At this week’s science symposium we enjoyed two talks from our ENVS majors. Joe Ruggiero presented work on his research on pyrrhotite in Connecticut metamorphic rocks and how it affects the stability of concrete. Pyrrhotite acts as a source of sulfate which can lead to internal sulfate attack (ISA) in concrete foundations. ISA due to pyrrhotite-containing aggregate is the cause of premature concrete failure which affects thousands of homes in northeastern Connecticut.Sarah Messenger, an ENVS / BIOL double major, presented her work on permeable reactive barriers and their role in controlling nitrate inputs into estuaries. Sarah’s thesis started out as a semester-long research project with MBL at Woods Hole. She continued her study on the efficacy of these barriers and is currently working with Dr. Lisa Foster identifying the bacterial communities involved in nitrate reduction.
24,368 domino bricks and one shattered earth later Cassia and Nicole passed their Environmental Psychology and Sustainability class.
Enjoy! (kind of)
The last few months were a little bit busy, which is reflected in the absence of recent blog posts. A lot of cool things have happened, so let’s start with the most exciting piece of news first: we hired an environmental chemist!
A long, long time ago, when I was hired to Trinity College I was told that “… and next year we’ll hire an Environmental Chemist”. 17 years and three proposals to the Educational Policy Committee later we finally succeeded. Last fall we advertised for a tenure-track position in environmental chemistry to be split between the Environmental Science Program and the Chemistry Department. We selected Arianne Bazilio from a very strong candidate pool, and we are really excited that she accepted our offer.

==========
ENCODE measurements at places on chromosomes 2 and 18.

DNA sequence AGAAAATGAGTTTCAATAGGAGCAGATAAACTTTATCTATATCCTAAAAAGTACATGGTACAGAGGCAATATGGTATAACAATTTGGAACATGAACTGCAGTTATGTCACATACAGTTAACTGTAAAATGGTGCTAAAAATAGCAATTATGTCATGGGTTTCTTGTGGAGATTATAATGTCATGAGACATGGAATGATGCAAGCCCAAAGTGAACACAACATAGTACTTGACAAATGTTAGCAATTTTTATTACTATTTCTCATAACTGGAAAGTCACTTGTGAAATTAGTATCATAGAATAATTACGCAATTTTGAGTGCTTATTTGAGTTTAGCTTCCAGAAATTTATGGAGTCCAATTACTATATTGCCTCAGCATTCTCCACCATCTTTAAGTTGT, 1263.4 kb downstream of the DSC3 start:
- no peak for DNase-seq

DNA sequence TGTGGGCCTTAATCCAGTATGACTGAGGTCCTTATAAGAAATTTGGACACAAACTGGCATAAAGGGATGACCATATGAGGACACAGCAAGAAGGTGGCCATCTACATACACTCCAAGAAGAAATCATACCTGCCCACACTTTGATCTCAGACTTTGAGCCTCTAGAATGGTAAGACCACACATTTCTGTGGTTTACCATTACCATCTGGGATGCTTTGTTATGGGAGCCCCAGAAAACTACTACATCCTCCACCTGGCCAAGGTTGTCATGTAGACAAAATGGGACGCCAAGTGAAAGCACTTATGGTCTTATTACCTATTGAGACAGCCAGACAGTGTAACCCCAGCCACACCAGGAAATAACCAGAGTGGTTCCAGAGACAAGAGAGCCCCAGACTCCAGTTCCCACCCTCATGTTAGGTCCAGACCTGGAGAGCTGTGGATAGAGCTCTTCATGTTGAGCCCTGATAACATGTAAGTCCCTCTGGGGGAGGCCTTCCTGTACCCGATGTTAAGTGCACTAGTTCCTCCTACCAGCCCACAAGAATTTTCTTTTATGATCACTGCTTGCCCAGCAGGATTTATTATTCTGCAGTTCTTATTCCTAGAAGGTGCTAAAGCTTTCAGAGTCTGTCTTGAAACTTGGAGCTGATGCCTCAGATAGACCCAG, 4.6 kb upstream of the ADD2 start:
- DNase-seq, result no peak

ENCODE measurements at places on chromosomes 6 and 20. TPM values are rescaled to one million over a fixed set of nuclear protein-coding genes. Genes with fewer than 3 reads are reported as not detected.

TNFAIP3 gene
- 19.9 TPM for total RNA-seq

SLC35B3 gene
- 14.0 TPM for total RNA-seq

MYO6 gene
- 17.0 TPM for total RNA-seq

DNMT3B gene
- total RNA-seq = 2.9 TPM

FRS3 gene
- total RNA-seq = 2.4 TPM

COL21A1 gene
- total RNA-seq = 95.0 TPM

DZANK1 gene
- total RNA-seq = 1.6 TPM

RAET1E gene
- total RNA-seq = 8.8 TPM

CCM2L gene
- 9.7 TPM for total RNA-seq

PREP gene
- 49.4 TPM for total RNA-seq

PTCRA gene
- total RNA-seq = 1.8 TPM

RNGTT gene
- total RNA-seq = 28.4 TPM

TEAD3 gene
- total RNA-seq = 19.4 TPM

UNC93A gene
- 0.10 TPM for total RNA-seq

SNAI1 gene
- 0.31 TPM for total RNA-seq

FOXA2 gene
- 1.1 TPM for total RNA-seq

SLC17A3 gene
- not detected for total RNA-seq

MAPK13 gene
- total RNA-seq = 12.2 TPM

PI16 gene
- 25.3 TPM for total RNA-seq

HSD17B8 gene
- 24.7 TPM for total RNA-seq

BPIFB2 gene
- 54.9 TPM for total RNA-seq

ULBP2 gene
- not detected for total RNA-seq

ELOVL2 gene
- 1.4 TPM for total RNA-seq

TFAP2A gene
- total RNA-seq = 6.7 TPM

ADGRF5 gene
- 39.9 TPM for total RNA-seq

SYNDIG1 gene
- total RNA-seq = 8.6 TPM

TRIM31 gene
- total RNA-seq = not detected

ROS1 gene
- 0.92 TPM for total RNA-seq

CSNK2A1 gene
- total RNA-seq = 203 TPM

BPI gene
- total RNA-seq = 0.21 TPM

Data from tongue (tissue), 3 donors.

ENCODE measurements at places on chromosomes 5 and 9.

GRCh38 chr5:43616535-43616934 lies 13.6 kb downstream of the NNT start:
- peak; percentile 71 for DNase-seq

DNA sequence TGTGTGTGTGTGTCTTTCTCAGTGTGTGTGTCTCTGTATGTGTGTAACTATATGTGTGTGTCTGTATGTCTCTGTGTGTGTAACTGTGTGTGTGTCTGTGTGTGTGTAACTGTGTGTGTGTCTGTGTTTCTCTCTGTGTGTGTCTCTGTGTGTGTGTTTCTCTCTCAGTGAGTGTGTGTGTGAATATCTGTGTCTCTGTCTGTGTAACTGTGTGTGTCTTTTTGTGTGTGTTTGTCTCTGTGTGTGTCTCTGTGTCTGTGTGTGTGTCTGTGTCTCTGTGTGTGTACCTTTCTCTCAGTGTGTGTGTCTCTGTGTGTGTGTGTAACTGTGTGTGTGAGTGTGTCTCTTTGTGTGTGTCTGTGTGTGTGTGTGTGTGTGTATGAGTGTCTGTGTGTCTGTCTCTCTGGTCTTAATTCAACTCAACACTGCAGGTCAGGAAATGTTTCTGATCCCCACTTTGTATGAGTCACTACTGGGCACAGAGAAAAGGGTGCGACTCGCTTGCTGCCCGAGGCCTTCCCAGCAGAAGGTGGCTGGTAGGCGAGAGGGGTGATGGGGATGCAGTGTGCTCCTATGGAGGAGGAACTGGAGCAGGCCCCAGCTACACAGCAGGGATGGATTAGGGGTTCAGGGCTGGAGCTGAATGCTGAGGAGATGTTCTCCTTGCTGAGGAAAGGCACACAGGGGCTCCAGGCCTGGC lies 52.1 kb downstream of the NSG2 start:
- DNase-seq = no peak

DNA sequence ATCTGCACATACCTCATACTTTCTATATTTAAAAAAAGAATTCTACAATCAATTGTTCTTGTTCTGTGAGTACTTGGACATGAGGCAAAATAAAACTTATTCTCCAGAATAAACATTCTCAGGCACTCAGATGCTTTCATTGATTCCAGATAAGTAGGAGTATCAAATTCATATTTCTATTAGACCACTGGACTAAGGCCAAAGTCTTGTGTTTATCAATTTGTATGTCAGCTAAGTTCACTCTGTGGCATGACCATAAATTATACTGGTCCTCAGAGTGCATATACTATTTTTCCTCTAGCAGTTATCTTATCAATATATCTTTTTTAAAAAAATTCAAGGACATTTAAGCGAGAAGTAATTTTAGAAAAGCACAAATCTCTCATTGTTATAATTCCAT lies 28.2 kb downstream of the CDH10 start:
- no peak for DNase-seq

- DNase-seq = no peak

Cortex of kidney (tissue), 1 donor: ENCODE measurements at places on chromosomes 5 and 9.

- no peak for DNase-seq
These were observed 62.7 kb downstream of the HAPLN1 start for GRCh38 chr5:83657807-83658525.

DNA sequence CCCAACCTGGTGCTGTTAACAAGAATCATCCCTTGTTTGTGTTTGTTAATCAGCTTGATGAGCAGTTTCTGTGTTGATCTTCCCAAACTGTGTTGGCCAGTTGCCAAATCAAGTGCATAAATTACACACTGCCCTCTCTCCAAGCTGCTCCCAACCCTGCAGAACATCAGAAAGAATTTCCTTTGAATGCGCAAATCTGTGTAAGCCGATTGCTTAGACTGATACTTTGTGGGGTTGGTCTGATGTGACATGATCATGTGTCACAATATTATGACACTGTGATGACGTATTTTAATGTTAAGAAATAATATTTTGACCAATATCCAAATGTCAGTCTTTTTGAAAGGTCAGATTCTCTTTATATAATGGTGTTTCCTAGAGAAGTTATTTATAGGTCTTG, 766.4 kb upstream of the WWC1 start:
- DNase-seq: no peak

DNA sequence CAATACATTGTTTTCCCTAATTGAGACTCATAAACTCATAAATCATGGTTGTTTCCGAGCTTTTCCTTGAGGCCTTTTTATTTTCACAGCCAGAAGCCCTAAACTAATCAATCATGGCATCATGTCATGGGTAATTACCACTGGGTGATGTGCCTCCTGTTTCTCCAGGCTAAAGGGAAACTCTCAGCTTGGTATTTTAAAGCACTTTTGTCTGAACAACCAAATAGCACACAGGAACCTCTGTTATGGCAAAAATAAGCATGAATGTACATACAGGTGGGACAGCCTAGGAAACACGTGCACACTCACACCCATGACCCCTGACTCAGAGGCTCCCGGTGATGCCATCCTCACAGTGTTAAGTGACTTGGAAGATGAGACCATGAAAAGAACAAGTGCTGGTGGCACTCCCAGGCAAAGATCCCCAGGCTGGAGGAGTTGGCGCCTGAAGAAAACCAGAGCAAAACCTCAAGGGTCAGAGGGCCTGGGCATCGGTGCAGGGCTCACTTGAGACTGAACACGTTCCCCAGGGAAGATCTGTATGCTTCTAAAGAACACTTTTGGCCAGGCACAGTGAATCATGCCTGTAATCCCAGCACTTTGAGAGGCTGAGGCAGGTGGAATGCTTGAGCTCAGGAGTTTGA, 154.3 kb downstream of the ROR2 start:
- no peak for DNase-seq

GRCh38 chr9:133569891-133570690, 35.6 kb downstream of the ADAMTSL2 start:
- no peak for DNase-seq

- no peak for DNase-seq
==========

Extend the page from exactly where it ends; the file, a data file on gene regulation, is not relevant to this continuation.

Arianne is currently a postdoctoral fellow at the Department of Civil & Environmental Engineering at The University of Texas at San Antonio, where she works on various projects involving the use of nanotechnology in water quality monitoring, as well as physiochemical interactions of contaminants to the built environment. She holds a PhD in environmental engineering from the University of Massachusetts – Amherst, where she studied the role of manganese oxide in the formation of disinfection byproducts in drinking water treatment.
Arianne has also been a visiting instructor at Bates College where she taught various chemistry courses and supervised independent study projects and a senior thesis. Arianne will co-teach ENVS 375 (Methods) together with Amber in the fall and during the spring semester she will offer a course on environmental chemistry.
We’re looking forward to welcoming Arianne in the summer or fall. Her office will be in Clement, so make sure to say hello!